Editorial: A woman of principle

Wilson-Raybould’s dedication is the real story

The testimony of Jody Wilson-Raybould, the former attorney general of Canada, was disturbing, but so was the response from the prime minister.

It wasn’t Prime Minister Justin Trudeau’s response about it being one person’s perspective — that was predictable — but his non-answer when asked if Wilson-Raybould would be allowed to remain in the Liberal caucus and whether she would be allowed to run this fall in the next federal election.

The answer should have been, ‘Yes. I may disagree with her statements, but no one can fault her dedication to her principles, and we need more of that in government.”

He’s no doubt dealing with a lot of personal anger at the moment, but the way forward is clear.

That is if the Liberal Party wants to retain any appearance of honour.

Wilson-Raybould’s testimony about the pressure put on her to find a way to get SNC-Lavalin a deal was a rare glimpse into how the game of politics is played. But people shouldn’t assume this was the only time such an incident occurred, or that it is something limited to Trudeau’s Liberal government.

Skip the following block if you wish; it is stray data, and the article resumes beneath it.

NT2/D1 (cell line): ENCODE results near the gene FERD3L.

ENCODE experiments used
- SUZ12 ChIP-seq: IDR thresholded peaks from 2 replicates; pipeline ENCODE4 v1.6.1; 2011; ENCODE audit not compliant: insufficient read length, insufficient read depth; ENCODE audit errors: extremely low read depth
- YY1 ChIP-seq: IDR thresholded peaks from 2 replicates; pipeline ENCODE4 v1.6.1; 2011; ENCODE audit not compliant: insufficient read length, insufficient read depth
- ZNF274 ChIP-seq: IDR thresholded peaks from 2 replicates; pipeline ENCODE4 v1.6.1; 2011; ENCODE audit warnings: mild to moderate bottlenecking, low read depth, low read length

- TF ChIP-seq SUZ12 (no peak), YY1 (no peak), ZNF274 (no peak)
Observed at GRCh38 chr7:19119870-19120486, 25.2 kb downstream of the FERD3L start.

It’s likely that almost every government, Conservative or Liberal, has done something like this behind closed doors, at one time or another, during their time in power.

And with 9,000 Canadian jobs at stake, it’s pretty understandable that any party in power would press for a favourable resolution that would allow those jobs to continue, especially when there is a commonly-used option like deferred prosecution on the table.

The only thing making this incident different was Wilson-Raybould’s refusal to back away from what she saw as the right thing to do.

Rather than cave to the pressures of her leader, she stood for justice. She knew there would be consequences for her actions, but she refused to let party devotion interfere with the job she was assigned.

For that, she deserves everyone’s respect.

—Black Press Media

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